Your 2024 leadership context

Your 2024 leadership context

How aware are your leaders that their practices may need an update?

The good news for 2024 is that leading business groups and the World Bank expect our economy to grow. The less good news is that Thai leaders face new challenges, including leading conversations across generational boundaries and getting younger employees to mentor senior leaders on emerging technologies.

At the same time, stress levels for all employee groups have never been higher, and changing priorities suggest we may need to rethink relationships between employers and employees.

Why understanding your leadership context is critical: In my company and industry, we have long operated from the principle that context is king. We had to move from “pushing products” to creating solutions without the expense of customisation. It was challenging for us, our partners and our clients. I am sure you have faced the same.

More challenging is answering the question of how we deliver a similar level of contextual leadership to our people when the workforce has never been so diverse, multi-generational and operating in an environment of almost constant change.

My company’s headcount dropped in 2023, but like others, it became more diverse in terms of age, identification, nationalities, expectations and aspirations. And all for our benefit. The fact is that what worked in 2023 may no longer apply.

If my context is changing, or I may need to update things, what could I do?

The same principles apply if you lead a team or a division, or if you work for a multinational or a small enterprise. Here are things I have found to be helpful:

Check your context: Analyse your current business environment and what is happening in your organisation. Spot the external changes and pressures, but also changes in employee morale, team dynamics and the company grapevine. Once you have an initial idea, you can formulate better questions.

Start asking: Get feedback on the perspectives of employees, customers and stakeholders. In a big organisation, you could use surveys, interviews and focus groups to understand what areas need adjustment.

Rethink your current leadership strategy: Evaluate its effectiveness. Identify any skills, knowledge or communication gaps impeding leaders’ ability to adapt to the changing context.

Encourage open communication: Help employees feel comfortable sharing their perspectives and concerns. Hold regular meetings, feedback sessions or one-on-one discussions to gather insights.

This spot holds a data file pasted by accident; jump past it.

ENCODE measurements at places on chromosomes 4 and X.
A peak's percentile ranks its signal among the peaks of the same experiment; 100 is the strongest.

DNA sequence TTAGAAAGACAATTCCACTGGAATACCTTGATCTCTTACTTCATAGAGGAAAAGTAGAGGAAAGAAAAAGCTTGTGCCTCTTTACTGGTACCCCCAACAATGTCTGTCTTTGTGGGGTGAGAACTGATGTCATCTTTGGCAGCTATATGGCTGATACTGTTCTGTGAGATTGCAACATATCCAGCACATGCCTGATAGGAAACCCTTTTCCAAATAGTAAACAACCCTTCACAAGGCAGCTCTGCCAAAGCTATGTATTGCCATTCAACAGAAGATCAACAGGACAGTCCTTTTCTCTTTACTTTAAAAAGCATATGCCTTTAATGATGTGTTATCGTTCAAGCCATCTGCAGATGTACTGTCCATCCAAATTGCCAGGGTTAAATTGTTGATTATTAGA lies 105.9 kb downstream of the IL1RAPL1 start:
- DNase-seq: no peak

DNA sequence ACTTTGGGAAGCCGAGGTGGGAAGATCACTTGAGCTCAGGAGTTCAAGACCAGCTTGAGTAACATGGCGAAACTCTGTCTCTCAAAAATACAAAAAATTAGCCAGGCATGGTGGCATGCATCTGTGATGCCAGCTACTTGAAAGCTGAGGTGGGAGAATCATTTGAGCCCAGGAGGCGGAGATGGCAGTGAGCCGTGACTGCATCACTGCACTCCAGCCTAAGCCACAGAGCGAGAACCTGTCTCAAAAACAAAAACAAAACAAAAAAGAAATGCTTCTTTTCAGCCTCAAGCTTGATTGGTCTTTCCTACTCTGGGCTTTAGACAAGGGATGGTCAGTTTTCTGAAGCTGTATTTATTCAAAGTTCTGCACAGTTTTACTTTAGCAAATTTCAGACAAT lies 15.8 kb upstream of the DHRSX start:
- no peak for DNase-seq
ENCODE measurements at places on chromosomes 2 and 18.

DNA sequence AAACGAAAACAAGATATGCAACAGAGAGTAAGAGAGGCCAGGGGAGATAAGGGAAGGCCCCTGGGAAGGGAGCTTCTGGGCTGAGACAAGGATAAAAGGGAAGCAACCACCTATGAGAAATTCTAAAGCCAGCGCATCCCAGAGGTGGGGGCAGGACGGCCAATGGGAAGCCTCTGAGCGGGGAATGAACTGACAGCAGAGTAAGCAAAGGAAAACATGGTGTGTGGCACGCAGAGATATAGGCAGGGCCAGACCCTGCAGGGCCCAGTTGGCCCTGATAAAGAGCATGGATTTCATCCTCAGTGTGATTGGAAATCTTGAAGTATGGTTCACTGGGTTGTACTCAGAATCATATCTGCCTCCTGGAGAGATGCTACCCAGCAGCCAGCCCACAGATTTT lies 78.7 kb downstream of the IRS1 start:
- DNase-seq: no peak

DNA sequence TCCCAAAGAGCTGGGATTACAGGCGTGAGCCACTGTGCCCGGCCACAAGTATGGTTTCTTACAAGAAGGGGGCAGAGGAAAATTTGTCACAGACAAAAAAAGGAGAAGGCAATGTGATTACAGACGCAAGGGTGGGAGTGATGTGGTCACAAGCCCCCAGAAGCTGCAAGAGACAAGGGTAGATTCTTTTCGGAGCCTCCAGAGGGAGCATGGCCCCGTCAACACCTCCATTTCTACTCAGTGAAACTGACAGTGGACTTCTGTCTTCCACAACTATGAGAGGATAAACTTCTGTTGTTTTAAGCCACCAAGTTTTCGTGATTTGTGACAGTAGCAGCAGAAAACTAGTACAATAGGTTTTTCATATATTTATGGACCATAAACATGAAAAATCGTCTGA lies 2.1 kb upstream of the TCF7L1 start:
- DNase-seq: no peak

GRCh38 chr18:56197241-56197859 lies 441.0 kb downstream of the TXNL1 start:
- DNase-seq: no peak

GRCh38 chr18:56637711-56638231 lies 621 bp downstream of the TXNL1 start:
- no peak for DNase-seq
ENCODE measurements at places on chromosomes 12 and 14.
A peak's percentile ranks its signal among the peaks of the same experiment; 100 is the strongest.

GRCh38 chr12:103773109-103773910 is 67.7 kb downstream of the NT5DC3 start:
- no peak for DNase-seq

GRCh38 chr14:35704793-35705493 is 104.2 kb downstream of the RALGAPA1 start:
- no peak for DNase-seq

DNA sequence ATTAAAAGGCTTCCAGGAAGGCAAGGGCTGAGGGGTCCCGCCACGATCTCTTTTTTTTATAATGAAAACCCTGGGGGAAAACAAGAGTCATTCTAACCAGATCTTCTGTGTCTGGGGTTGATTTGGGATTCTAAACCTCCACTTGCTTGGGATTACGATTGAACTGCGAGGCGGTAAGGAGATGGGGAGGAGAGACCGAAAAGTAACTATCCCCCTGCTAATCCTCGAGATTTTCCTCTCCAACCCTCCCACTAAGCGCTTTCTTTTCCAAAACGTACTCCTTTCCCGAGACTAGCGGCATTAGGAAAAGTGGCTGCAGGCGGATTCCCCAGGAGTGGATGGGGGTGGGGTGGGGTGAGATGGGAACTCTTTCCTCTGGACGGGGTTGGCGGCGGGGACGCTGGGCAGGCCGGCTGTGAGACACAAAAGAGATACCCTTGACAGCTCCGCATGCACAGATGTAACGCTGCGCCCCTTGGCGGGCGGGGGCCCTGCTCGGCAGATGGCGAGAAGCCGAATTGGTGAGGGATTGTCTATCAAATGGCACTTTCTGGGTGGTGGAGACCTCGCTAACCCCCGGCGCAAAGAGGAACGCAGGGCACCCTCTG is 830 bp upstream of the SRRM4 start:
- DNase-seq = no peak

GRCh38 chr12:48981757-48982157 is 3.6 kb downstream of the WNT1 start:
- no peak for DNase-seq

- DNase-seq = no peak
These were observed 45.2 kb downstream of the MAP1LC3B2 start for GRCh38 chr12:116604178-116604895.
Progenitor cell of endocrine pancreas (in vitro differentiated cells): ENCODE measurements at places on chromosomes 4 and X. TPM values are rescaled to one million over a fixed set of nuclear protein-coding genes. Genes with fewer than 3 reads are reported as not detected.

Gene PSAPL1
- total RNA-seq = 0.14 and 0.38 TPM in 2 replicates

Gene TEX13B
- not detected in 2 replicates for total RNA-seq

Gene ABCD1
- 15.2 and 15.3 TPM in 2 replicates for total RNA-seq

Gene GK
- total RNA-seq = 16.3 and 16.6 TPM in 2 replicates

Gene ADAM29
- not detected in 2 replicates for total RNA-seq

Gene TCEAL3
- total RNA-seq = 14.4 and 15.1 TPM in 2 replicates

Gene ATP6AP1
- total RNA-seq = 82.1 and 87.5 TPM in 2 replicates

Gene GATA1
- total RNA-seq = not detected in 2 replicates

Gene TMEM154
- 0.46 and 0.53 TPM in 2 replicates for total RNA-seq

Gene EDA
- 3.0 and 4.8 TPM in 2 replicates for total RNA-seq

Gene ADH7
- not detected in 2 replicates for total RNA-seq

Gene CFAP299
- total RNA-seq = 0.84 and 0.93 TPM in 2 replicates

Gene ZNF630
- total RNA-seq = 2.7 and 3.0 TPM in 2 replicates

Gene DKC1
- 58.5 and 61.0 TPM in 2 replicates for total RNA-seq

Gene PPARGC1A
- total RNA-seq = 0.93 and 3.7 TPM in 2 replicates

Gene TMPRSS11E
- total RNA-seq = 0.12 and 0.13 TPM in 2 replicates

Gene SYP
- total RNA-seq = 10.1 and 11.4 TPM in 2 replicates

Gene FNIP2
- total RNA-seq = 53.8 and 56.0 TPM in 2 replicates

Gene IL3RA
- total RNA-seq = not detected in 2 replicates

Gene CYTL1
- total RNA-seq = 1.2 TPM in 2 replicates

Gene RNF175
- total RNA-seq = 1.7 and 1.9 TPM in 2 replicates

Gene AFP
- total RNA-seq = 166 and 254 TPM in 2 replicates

Invest in your leadership: Set aside time and resources for leadership development opportunities and training to enhance skills that are crucial in the new context. These do not have to be expensive or complicated but they should be context-driven and job-based. Set yourself missions to try new things and evaluate the results. Consider coaching or mentoring to support leaders in adapting to new challenges.

Keep an eye on your progress: Monitor the impact of your adjustments. Make further adjustments based on feedback and results.

Try what works for others: Attend conferences and participate in professional networks to stay connected with best practices. You do not have to start from zero — there are people willing to help.

How common are unaware leaders?

While not solely based on leaders, research by the organisational psychologist Tasha Eurich found that 90% of people believe they are self-aware, but fewer than 15% actually are. Understanding context is critical for successful leadership, and we know that what works in one situation will not necessarily work every time.

For leaders to grow, they need to be open to feedback and pursue self-improvement. They need to keep their emotions in check and create accountability. The increasingly dynamic business environment and uncertainty mean that keeping up with your changing leadership context will be a significant contributor to your effectiveness and sustainable success.

Does it matter?

In a time of change, awareness of your leadership allows you to understand yourself better, manage your emotions and communicate more effectively with your team. In this day and age, leaders must understand the impact of their actions on others.

As skills and jobs transform, leaders must continuously appraise their current strengths and weaknesses and adapt their leadership. I have seen it in mine and other organisations, and I am sure you have. Leaders previously successful in your organisation or elsewhere stop evolving with the changing times. Rebuilding their self-awareness is crucial if we want them to guide change and inspire change in others

Arinya Talerngsri is Chief Capability Officer, Managing Director and Founder at SEAC — Southeast Asia’s Lifelong Learning Centre. She is fascinated by the challenge of transforming education for all to create better prospects for Thais and people everywhere. Reach her email at or

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